The Chicago Teachers Union has filed a lawsuit against a Wilmette resident for interfering in the union’s electoral process.
The suit claims that Lisa Schneider Fabes, who sits on the Wilmette District 39 Board of Education, is behind the organization Chicago Teachers United, which the suit says unlawfully placed social media ads supporting candidates in the union’s upcoming election on May 20.
“Defendants … have directly or indirectly conspired, connived, and deceptively sought to influence the outcome of that election for an improper purpose — namely to attempt to put in place at the Chicago Teachers Union a leadership that has a friendlier relationship with city leaders,” reads the lawsuit, which is posted on the union’s website.
In a statement sent to The Record, Schneider Fabes — who holds a law degree — confirmed her involvement with CT United and wrote, “while Chicago Teachers United has not had the opportunity to review any legal action CTU may file, it has acted at all times consistent with applicable law.”
The Chicago Teachers Union will elect new executives and delegates to regional boards and partner groups in May. In a press conference Thursday morning, CTU President Jesse Sharkey said his organization is proud that it has “one of the healthiest and most raucous internal democratic” processes in the city and does not tolerate outside interference.
The lawsuit also implicates a “Jane Doe” in the alleged conspiracy, and during the press conference, Sharkey said that Doe may be Chicago Mayor Lori Lightfoot or a member of her team, saying that the union does not believe Schneider Fabes acted alone.
Doe “could be the mayor, could be her deputy, but we want to find that out,” Sharkey said.
Igniting that theory is Schneider Fabes’ professional ties to Lightfoot. In her campaign website for the 2021 D39 School Board election, Schneider Fabes wrote: “Since 2015, I have worked for Mayor Lori Lightfoot in a variety of roles – I started Mayor Lightfoot’s campaign, ran her transition and served as Senior Advisor in the Mayor’s Office.”
Lightfoot and current CTU leadership have engaged in multiple public conflicts in the recent past, including a teachers walkout in January over COVID-19 concerns. The social-media campaign in question supported a slate of candidates, Members First Chicago, that opposes current union leadership.
The lawsuit claims that, “Chicago Teachers United is a front organization working to make mischief within Chicago Teachers Union for the political and personal benefit of Mayor Lori Lightfoot.”
Schneider Fabes was the chief operating officer for Lightfoot’s election campaign in 2018 and 2019, and then worked on the mayor’s transition team. After the transition, Schneider Fabes worked for World Business Chicago, an economic development nonprofit of which Lightfoot is the chairperson. World Business Chicago’s largest funder in 2019 was the City of Chicago. Schneider Fabes resigned from the position when the City began investigating if she was unlawfully earning City of Chicago pay while living outside city limits.
Schneider Fabes founded a consulting firm prior to working on Lightfoot’s campaign and went back to consulting in 2019, according to her LinkedIn profile. She was elected to the D39 School Board in 2017 and re-elected in 2021, serving as the board’s president from 2019-2021.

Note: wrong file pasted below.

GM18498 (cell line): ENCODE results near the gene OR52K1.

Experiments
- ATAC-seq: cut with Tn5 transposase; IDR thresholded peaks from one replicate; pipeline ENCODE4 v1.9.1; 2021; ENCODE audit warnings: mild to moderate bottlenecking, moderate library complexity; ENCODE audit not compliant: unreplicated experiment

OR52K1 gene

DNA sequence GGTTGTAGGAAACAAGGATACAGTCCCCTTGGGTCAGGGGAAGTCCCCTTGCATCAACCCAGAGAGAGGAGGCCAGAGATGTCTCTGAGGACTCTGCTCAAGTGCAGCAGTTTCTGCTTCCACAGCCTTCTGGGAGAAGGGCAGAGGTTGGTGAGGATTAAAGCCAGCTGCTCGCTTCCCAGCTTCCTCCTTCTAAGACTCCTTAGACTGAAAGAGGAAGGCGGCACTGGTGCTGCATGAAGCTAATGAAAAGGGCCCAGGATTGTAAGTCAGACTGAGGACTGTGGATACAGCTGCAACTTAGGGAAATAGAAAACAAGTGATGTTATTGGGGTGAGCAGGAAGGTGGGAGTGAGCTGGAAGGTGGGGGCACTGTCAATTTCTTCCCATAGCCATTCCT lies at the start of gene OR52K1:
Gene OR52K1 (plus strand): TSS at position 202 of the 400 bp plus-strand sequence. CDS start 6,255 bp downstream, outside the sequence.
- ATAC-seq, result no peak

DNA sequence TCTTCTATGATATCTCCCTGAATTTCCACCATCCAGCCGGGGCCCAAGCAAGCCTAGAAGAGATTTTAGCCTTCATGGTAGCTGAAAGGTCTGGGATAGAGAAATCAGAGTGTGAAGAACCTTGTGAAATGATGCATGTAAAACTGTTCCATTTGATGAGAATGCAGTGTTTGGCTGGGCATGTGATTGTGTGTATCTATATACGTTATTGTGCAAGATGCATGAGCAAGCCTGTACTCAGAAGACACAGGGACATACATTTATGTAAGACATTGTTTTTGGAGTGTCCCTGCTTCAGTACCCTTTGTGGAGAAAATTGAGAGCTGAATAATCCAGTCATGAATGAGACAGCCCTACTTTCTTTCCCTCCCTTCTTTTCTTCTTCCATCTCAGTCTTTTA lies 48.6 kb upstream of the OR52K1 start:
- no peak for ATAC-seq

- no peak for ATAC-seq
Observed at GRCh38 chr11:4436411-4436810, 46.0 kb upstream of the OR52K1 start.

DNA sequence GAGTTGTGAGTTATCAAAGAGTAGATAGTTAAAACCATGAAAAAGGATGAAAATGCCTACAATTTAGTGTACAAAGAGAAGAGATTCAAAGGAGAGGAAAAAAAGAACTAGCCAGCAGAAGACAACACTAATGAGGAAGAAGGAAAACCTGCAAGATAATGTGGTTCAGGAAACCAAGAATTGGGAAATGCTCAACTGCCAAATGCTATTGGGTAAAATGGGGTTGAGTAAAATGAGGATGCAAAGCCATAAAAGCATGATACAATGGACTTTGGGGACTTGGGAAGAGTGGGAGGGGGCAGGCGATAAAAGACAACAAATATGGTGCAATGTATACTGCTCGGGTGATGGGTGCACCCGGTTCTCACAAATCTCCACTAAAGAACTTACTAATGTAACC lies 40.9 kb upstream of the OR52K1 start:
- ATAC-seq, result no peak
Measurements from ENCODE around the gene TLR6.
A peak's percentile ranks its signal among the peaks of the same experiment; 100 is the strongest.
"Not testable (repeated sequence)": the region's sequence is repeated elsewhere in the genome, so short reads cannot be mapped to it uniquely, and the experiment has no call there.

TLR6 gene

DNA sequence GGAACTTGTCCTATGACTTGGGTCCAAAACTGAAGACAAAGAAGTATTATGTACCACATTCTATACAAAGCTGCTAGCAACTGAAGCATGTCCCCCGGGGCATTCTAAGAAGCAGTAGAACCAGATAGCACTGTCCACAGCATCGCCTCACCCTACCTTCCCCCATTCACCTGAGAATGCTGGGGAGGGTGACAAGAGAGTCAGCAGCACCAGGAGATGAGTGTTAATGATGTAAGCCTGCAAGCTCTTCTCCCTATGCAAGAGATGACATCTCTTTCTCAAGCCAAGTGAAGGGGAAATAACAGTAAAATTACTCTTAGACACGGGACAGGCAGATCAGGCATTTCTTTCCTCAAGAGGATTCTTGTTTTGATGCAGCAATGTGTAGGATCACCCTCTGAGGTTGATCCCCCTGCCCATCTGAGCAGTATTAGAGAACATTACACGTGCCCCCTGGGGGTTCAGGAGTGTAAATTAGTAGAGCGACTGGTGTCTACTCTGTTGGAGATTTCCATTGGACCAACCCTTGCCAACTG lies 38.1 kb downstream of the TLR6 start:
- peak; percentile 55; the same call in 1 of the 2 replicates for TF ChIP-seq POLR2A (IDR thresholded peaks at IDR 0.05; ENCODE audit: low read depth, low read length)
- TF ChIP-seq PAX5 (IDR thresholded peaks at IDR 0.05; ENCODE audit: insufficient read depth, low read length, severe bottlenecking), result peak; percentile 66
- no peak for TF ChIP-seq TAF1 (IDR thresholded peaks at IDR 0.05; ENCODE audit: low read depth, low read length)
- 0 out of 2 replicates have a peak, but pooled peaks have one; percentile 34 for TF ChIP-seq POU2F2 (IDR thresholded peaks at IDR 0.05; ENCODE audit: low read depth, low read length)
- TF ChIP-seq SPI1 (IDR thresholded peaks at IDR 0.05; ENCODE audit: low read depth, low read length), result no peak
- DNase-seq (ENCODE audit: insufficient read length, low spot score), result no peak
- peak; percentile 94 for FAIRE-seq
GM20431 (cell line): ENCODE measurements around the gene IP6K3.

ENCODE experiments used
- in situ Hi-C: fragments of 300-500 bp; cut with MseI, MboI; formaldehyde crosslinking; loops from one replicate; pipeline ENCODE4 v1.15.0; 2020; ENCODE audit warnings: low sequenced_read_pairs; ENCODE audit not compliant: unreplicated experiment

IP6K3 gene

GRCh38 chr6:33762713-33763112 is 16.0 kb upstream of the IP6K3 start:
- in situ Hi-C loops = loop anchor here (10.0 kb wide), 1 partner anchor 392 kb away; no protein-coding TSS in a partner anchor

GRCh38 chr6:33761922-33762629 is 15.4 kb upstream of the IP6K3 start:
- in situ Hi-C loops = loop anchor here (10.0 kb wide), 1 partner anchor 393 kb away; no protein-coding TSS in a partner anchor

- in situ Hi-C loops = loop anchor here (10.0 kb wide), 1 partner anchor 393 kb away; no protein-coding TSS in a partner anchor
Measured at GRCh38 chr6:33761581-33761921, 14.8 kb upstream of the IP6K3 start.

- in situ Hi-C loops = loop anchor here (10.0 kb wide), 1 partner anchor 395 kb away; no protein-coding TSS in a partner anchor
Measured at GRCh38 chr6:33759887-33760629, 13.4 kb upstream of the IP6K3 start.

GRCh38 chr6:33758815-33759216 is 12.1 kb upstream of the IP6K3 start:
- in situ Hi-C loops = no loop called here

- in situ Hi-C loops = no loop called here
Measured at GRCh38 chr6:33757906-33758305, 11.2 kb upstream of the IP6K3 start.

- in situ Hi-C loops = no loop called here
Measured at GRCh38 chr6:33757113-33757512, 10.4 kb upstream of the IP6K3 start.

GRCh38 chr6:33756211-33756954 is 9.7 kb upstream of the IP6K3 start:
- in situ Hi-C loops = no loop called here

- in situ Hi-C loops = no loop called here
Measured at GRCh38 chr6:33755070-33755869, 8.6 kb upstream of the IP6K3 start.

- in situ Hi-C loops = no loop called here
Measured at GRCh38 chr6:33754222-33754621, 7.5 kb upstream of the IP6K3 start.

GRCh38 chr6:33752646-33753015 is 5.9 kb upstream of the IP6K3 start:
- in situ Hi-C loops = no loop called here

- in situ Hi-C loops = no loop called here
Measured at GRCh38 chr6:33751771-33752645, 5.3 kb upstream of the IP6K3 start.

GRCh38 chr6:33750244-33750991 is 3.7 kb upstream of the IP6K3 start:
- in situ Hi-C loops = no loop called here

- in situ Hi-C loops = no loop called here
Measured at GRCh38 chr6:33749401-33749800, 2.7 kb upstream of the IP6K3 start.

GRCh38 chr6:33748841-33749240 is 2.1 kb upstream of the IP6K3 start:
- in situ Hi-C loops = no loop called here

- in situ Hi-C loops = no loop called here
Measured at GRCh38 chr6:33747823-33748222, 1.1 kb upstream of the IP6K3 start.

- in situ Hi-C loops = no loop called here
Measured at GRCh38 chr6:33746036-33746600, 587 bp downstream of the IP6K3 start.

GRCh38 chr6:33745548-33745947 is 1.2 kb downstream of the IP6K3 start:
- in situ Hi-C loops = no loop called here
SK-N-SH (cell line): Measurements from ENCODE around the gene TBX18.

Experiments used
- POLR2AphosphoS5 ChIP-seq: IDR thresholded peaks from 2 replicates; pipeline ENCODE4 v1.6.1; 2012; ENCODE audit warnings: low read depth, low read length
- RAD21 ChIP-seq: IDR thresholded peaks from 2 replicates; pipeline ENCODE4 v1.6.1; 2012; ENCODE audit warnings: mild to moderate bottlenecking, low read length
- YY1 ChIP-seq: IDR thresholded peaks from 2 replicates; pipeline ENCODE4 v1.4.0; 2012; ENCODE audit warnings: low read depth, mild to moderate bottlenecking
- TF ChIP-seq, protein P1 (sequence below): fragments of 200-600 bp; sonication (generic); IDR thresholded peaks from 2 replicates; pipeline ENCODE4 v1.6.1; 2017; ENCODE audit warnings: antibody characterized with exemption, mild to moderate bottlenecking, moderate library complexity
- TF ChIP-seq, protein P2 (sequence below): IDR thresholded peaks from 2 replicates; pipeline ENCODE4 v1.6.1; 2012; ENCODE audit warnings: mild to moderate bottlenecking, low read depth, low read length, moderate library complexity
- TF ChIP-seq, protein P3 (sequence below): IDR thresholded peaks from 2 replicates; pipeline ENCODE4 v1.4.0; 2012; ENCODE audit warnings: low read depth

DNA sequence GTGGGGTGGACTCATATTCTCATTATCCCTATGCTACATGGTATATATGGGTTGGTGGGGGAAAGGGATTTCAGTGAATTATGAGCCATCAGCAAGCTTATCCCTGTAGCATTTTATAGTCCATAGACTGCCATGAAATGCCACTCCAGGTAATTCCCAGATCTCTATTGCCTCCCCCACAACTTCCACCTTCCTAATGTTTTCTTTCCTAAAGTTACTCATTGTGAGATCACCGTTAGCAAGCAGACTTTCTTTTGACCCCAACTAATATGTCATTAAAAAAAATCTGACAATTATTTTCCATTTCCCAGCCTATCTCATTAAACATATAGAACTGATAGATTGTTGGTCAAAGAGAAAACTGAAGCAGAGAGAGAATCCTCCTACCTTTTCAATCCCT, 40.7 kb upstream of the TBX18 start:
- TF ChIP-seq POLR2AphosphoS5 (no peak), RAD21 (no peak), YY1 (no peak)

Schneider Fabes confirmed in February that she was involved in the Chicago Teachers United social media ads, which promoted Members First Chicago, a slate of CTU candidates that is challenging current union leadership in the May election.
While Sharkey is not running for re-election as CTU president, vice president Stacy Davis Gates is seeking the presidential chair with the slate, Caucus of Rank and File Educators, or CORE.
Federal law prohibits the involvement of employers — in this case Lightfoot — in union elections. Schneider Fabes did not return a followup call from The Record, but she reportedly told the Chicago Sun-Times in February that neither the mayor nor Members First candidates were involved in the marketing campaign.
CTU organizer Jhoanna Maldonado said at the press conference that the union cannot tolerate outside actors.
“If Lisa Fabes wants to influence the elections here at CTU, she is more than welcome to get a teaching degree and come and teach in a classroom and do the job … that is needed in our schools every day,” Maldonado said.
In her statement, Schneider Fabes said that Chicago Teachers United has “permanently ceased all operations to avoid any further distractions from the important issues facing (Chicago Public Schools) and its staff, students and parents.”
CTU attorney Michael Persoon said on Thursday that he has not heard from Fabes, but referenced a recent job posting for Chicago Teachers United.
“It seems that they still have operations,” he said at the press conference. “From my investigation, the only thing Chicago Teachers United existed to do was to interfere with Chicago Teachers Union elections. So until and unless we get an unequivocal statement, and probably a court order enforcing that, that Ms. Schneider Fabes and her organization are never ever ever going to interfere with Chicago Teachers Union elections, we need to press the lawsuit.”
The Record is a nonprofit, nonpartisan community newsroom that relies on reader support to fuel its independent local journalism.
Subscribe to The Record to fund responsible news coverage for your community.
Already a subscriber? You can make a tax-deductible donation at any time.